What You Wish For

Katherine Center has become one of my new favorite authors. I have read two of her books and I am currently reading the third. This book is called “What You Wish For.”

What You Wish For by Katherine Center
What You Wish For

Samantha, known as Sam, is the main character.
We learn early on in the book that she has epilepsy with seizures. We also learn that she feels broken and unlovable because of this.


(Seriously, if you have any interest in reading this book, then please go read it now before you finish reading this.)

We find out later in the book that it is not just because she has epilepsy that she feels this way. There was an incident. She has a memory of her epileptic seizures leading her to believe she was broken and unlovable.

When we learn about the memory, she says:

I never thought about that night now. I hadn’t forgotten it, exactly, but I kept it somewhere at the distant edges of my memory. What was the point of replaying it? Nothing could change. Nothing could work out differently.

Here’s the point:
In that moment, at that time, she learned something about herself and how the world works. And you can go back mentally, discover that lesson, and unlearn it. Yes, you actually can unlearn the lesson that you learned. You can learn that it wasn’t true, even though you thought it was.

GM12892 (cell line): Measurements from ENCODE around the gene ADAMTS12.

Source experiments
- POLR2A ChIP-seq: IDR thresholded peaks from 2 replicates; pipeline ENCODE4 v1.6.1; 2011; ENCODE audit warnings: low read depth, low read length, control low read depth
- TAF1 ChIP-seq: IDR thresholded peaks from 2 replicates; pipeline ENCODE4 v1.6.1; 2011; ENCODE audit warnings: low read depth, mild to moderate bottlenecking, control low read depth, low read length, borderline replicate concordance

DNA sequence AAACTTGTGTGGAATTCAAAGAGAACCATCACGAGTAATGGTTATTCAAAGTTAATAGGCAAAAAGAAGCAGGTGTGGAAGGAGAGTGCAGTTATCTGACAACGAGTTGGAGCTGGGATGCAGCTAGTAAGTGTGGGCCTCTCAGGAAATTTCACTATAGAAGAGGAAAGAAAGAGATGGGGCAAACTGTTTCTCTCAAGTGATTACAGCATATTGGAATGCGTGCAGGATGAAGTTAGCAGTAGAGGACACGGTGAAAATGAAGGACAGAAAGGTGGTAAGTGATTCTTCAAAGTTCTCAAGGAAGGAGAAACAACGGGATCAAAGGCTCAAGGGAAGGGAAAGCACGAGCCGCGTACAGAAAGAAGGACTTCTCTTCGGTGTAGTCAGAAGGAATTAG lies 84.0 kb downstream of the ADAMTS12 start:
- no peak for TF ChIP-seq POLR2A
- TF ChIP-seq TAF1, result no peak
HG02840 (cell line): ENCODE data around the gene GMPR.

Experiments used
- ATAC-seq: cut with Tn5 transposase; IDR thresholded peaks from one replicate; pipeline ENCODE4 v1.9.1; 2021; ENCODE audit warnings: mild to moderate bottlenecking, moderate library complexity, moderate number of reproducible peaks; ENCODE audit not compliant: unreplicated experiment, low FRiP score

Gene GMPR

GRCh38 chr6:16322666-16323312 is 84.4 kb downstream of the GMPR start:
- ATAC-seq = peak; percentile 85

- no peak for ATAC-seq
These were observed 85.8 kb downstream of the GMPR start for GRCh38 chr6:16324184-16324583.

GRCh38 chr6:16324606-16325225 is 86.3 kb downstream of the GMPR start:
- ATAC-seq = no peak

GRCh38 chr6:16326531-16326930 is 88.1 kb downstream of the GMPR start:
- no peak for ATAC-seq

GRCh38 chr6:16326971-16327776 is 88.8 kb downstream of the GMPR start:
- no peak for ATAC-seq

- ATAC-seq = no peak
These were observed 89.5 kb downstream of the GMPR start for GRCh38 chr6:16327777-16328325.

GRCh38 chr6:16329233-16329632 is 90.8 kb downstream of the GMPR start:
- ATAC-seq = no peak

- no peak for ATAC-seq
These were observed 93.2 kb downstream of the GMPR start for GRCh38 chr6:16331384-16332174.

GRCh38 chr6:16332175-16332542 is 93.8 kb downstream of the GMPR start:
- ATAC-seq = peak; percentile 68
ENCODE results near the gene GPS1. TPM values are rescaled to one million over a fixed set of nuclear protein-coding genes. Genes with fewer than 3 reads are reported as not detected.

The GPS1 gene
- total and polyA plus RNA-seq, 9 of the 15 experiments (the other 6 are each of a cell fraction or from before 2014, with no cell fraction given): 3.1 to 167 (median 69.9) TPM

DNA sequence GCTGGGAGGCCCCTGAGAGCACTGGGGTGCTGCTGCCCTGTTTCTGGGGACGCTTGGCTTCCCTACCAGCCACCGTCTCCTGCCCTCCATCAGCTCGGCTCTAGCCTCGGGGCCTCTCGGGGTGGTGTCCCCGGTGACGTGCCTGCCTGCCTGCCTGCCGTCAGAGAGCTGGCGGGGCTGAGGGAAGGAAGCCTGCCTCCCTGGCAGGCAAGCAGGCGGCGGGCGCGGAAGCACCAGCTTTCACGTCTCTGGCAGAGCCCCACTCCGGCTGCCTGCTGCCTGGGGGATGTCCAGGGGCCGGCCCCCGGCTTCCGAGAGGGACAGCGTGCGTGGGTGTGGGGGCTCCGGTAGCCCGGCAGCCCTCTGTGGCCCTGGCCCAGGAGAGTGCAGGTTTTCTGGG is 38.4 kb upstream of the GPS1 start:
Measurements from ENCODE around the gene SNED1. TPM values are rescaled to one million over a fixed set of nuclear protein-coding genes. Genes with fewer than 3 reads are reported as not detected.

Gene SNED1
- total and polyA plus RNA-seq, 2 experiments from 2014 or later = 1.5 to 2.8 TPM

In this case, we know she learned that her seizures make her unlovable and broken. That can actually be changed. The event cannot be changed. Her epileptic seizures cannot be changed. But what she learned can be changed.

I agree with people that there is no point in just rehashing the past. There is no benefit in just remembering. There IS a benefit in reactivating the memory in your brain and body to discover what you learned in the moment, so that you can let yourself know that it is not true.

For some people, it might have been true back then and is no longer.

For others, like Sam, it was never true to begin with.